25. I agree with your Hubby. My #3 is a product of multiple methods of prevention and by all reasons “shouldn’t” have happened. She is 15 months younger than brother- who is 17 months younger than big sister. We were trying to prevent another 17 month closeness and instead ended up 2 months closer. I cried, he cried. We both got blessings and were told that she would bring us more joy than our other children combined. He delivered on that promise. She definitely fills our home with joy and is exactly what we all needed. =]

  26. No matter my personal opinion, it is always interesting to hear what others think. Personally, and even though I know your comment was sarcasm, I agree with the statement “if it’s meant to be, it’ll happen”. That goes both ways. I know so many who have used multiple methods of BC, (from rhythm methods, condoms, pills, etc.) yet still get pregnant and I know so many women who have been trying EVERYTHING for years (incl en vitro) yet are still not able to get pregnant (or at least carry full-term) though they’d give anything and everything in the world to have a precious baby. I believe we all have our own agency to choose (from God) and yet at the same time…he is ultimately in charge. He already knows our thoughts, weaknesses, desires, goals, etc. and because of that (and despite that as well), HE knows what we need the most at that time to help us grow and become better people/individuals…whether that’s a baby or not. My husband and I practice the method of “live together normally..and let the children come”. That doesn’t mean I want 5 children 10 months apart each..but I would welcome it if it happened because I love children and I couldn’t actually face a sweet baby/child and tell them “I don’t really want you right now.” or “I’m sorry, I only want 3 and you’d make 4”. One time I had a friend who was PRO-BC and she argued that taking my approach is just “letting our bodies be in charge and of course we’d always get pregnant and have a baby whether we wanted it or not”. I BEG to differ. I didn’t want my pregnancy last summer to end in miscarriage but guess what?! It happened. I also have a good friend who’s been trying for 5 years and just had her 5th miscarriage. She still hasn’t been able to carry a baby to full-term. Yeah we can choose our actions but ultimately..we are little nothings compared to the Man Upstairs and his plans for us.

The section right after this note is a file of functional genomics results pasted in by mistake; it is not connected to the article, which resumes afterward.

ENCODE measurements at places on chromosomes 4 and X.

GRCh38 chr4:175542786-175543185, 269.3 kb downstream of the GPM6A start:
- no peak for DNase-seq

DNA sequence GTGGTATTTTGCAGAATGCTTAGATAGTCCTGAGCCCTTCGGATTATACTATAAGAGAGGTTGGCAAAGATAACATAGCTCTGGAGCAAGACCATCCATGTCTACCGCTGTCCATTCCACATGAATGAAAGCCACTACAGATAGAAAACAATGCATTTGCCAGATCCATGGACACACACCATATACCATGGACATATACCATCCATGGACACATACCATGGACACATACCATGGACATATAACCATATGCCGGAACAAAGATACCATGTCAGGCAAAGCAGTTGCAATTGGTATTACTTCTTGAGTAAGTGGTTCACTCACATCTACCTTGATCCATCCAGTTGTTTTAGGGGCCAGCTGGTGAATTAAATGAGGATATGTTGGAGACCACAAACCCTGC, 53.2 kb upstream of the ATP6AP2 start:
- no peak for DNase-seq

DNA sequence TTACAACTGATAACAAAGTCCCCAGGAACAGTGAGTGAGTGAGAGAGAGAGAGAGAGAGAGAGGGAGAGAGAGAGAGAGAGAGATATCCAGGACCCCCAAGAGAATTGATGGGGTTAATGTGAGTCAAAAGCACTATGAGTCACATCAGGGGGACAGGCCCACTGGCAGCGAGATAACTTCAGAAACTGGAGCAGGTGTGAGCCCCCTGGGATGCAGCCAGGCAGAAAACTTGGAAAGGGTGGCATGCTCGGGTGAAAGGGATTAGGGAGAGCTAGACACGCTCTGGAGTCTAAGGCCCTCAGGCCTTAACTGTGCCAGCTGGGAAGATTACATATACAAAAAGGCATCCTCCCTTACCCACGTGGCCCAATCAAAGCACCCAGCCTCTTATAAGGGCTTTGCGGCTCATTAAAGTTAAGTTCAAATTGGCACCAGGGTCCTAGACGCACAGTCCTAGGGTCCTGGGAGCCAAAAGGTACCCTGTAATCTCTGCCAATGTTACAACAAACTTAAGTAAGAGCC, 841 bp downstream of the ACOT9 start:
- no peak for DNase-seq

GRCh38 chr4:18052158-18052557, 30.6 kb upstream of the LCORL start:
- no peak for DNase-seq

27. So I know I’m months behind the comments, but I’m so grateful for the commenter who elaborated on what NFP is. I would like to add this: It’s a mindset. It’s about being a fully educated couple, especially a full educated and empowered woman. When we learn what our fertility really means, how to understand the signs, and how to take advantage of both the breaks and the baby-come-to-mama nights, it can only add to your relationship. But it’s a mindset most of all for the health of a woman’s natural body state (as opposed to barriers or chemical additives from various BC methods) and for the mutual input of the couple. I can’t ever lie to my husband. He knows my fertility, so if we are avoiding we have to do so together. And when we want to achieve, same thing.

    But it also acknowledges that a good result of sex IS a baby. To attempt to “block” it means we’re missing a very important understanding. Avoiding still allows for that “chance encounter” without working against my natural state. It’s a mind-blowing way to live as a sexual being, and I highly recommend it.